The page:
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  • Coverage of RedGard

    I was rolling some RedGard (liquid-applied, elastomeric membrane for tile installations) out this morning. I actually pay attention to the directions, and was going for the recommended wet film thickness (2 coat) of 93 mils for waterproofing application.

    The bucket of RedGard says that it will cover 35-40 sq ft per gallon as a waterproofing membrane. Hmmmm.... I wasn't getting that kind of coverage. Made me wonder enough to find a calculator.

    35 sq ft at a wet film thickness of 0.093 inches is 468.7 cubic inches. A gallon is 231 cubic inches. So, if you follow the label directions, you will get about HALF the coverage they claim. Can't cheat the numbers.

    Now, this stuff isn't cheap. But what's worse, I imagine many guys will look at the coverage on the container, buy that much material, and apply it all until it's gone. That's what I usually do, anyway. Problem is, the material comes with a lifetime guarantee.... when installed exactly per the instructions. So if you ever (God forbid) have a claim on a tile job, they will come and measure your film thickness (the dry film thickness is half of the wet film for this particular stuff) and tell you that you didn't apply it thick enough.

    Could be an honest mistake. The person that calculated the coverage for the company (Custom Building Products) might have considered the dry-film thickness instead of the wet film. With this material, it makes a big difference. Even so, I'm not trusting the coverage information on the containers anymore.

  • #2
    Re: Coverage of RedGard

    I think they are giving the coverage amount of a single coat. Do "they" recommend 2 coats or is this outside information?

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    • #3
      Re: Coverage of RedGard

      They (Custom Building Products) recommend two coats for waterproofing applications, totalling 93 mils combined wet film thickness. The 35 to 40 sq ft coverage I mentioned is for waterproofing, two coats, at a combined wet film thickness of 93 mils. This is spelled out clearly in the "coverage" section on the bucket.

      If you're using the RedGard as an anti-fracture membrane, the instructions call for a single coat at a minimum wet film of 30 mils. The coverage for anti-fracture at this wet film thickness is stated as 110 sq ft. At 30 mils wet film, covering 110 sq ft takes 475 cubic inches. Again, this is a little over 2 gallons, not one gallon.

      Better buy twice as much RedGard, either way!

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      • #4
        Re: Coverage of RedGard

        Me thinks I would be contacting the manufacturer for clarification on the coverage. (No pun intended).

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        • #5
          Re: Coverage of RedGard

          I shot them an email. It really doesn't need clarification.... the coverage stated on the package is quite clear. But I am interested in what they have to say. I'll report on their comments when (if) I hear back.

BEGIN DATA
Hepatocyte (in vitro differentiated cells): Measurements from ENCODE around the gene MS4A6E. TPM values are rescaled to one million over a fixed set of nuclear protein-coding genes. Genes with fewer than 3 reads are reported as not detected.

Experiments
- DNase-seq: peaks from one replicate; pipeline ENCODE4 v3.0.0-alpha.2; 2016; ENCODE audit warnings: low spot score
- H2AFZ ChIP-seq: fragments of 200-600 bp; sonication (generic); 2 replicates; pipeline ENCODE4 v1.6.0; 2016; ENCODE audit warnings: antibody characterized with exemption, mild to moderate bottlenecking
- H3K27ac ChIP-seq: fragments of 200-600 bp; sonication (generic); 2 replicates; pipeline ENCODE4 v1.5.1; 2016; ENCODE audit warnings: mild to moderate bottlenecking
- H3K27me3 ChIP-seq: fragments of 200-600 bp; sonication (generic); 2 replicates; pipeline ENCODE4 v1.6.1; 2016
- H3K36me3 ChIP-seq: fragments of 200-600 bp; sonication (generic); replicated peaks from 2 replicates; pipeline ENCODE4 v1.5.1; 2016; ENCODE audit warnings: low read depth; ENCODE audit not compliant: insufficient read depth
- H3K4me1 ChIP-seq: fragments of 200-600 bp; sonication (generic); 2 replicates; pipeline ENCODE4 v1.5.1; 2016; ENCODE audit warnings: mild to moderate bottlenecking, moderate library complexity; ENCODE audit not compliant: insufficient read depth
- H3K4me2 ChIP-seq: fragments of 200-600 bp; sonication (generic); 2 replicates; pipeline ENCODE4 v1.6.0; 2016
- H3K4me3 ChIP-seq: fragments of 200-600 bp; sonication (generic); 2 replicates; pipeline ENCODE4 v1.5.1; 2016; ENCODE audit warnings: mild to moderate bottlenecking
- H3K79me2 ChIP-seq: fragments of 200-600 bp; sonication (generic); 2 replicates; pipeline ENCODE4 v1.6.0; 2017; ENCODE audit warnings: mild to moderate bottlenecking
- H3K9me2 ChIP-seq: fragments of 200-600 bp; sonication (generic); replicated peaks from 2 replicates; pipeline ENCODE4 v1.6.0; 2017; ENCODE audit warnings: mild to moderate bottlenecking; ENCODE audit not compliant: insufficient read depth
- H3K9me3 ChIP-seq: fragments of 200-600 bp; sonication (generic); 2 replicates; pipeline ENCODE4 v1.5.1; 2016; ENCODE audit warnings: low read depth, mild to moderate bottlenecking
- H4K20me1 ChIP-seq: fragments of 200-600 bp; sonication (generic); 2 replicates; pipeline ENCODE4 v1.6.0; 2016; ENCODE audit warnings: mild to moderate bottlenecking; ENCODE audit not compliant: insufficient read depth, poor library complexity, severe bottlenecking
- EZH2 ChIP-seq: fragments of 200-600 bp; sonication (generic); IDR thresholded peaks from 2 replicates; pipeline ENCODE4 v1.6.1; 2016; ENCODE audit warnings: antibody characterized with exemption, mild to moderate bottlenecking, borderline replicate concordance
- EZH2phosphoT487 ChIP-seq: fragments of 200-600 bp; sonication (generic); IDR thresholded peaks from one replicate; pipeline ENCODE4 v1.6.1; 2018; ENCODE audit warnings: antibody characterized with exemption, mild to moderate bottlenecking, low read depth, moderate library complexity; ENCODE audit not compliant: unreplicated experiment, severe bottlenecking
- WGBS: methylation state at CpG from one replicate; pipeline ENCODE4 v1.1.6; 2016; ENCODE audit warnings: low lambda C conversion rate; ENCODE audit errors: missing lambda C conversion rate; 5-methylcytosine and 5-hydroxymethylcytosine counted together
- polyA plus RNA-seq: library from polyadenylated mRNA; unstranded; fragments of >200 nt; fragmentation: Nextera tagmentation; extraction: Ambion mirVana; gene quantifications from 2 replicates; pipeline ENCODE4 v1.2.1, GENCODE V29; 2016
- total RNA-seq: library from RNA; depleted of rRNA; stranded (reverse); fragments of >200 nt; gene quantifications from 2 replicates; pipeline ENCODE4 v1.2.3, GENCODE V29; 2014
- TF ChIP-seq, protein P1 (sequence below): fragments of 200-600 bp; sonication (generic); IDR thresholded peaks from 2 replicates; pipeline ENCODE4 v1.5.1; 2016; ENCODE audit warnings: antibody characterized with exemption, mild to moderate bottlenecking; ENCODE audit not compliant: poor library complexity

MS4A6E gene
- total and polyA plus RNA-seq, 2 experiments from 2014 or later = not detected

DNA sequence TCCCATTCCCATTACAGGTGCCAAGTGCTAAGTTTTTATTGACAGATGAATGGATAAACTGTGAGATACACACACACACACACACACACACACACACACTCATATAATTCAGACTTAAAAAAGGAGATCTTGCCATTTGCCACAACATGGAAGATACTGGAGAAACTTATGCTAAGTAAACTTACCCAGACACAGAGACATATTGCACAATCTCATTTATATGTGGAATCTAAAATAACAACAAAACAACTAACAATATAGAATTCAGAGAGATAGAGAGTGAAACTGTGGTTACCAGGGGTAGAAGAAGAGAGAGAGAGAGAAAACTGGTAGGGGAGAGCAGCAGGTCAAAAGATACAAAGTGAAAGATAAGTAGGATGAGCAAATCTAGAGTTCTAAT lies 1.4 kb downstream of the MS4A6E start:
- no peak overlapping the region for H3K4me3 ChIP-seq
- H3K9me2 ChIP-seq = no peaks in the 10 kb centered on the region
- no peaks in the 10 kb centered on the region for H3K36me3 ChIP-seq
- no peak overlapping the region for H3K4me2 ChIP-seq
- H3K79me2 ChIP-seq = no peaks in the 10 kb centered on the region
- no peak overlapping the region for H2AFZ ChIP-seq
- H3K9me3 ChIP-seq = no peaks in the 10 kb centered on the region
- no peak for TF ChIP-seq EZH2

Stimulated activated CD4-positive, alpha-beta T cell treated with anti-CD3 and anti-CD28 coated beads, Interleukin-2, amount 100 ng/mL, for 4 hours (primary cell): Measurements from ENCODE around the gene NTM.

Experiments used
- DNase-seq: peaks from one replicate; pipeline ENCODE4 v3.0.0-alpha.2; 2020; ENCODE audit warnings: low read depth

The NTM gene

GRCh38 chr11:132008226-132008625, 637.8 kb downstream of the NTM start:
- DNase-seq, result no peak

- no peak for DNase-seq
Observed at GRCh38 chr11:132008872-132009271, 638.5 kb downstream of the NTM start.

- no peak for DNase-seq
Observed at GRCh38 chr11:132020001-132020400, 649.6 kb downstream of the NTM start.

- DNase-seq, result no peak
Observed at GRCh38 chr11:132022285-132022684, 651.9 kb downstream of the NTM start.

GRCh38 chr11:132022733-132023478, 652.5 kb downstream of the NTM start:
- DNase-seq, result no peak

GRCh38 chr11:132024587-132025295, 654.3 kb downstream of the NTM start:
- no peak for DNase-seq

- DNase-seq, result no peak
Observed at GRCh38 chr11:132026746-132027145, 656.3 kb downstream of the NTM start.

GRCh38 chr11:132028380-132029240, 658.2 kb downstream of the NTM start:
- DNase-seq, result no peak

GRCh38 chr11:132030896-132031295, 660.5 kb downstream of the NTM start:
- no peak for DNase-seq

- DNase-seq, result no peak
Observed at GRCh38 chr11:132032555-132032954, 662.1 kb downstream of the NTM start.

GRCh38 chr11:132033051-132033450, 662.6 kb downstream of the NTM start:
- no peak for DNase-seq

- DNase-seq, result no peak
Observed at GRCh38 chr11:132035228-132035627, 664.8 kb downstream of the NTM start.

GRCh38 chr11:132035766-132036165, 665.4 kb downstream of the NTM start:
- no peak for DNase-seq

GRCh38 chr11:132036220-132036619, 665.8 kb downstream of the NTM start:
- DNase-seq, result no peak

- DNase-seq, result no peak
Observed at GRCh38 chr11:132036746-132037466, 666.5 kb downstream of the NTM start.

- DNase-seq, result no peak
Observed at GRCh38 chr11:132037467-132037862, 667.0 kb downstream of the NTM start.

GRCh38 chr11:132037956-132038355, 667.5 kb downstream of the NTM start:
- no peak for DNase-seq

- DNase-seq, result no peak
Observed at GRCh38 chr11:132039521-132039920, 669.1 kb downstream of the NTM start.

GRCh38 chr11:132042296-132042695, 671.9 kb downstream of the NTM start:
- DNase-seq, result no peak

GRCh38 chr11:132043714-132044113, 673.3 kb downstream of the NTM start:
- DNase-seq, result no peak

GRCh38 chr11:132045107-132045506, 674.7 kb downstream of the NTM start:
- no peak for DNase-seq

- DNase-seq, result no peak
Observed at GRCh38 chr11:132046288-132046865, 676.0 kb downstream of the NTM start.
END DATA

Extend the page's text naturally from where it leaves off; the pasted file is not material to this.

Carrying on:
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          • #6
            Re: Coverage of RedGard

            Well now, if your coverage is half of what they claim on the can there seems to be an issue. I'll be interested to hear what they have to say.

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            • #7
              Re: Coverage of RedGard

              Interesting stuff! I applied a coat of RedGard to my 80sf concrete bathroom floor last night as an anti-fracture membrane and I was literally scraping the bottom of the bucket to get enough to finish and I'm certain I was pushing the thickness in the end. As you mentioned I should of been able to get 110sf. I applied the product with a v-notch trowel as suggested in the instructions and smoothed the ridges with a 22" wide trowel (texmaster magic trowel great tool) then checked the wet film thickness in a few spots. I tried the 3/8 nap paint roller also and got poor results. It covered the film with bubbles and did not lay down a sufficient wet film thickness. I tried rolling back and forth, and only in one direction before going to the trowel.

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              • #8
                Re: Coverage of RedGard

                No answer from Custom Building Products yet. They claim to answer within two days. I think I might have struck a nerve.

                I notice that on the online data sheet they made some adjustments to the coverage. But the numbers still don't work out mathematically.

                I use a roller just because it's a little neater and easier. I don't get bubbles, but no way am I able to get the full film thickness using a roller. I just use more coats rather than fight with it, keeping track of the wet film thickness of each coat.

                I like Redgard overall. I recently used it on a ceiling over a shower. Using a sticky, modified thinset like Versabond (or Flexbond which is waaay too expensive, but good stuff) it makes a super bonding surface -- much better than thinsetting directly to drywall. I try to avoid backer board on ceilings... it's heavy and the thickness sometimes complicates things at the transition to the un-tiled ceiling.

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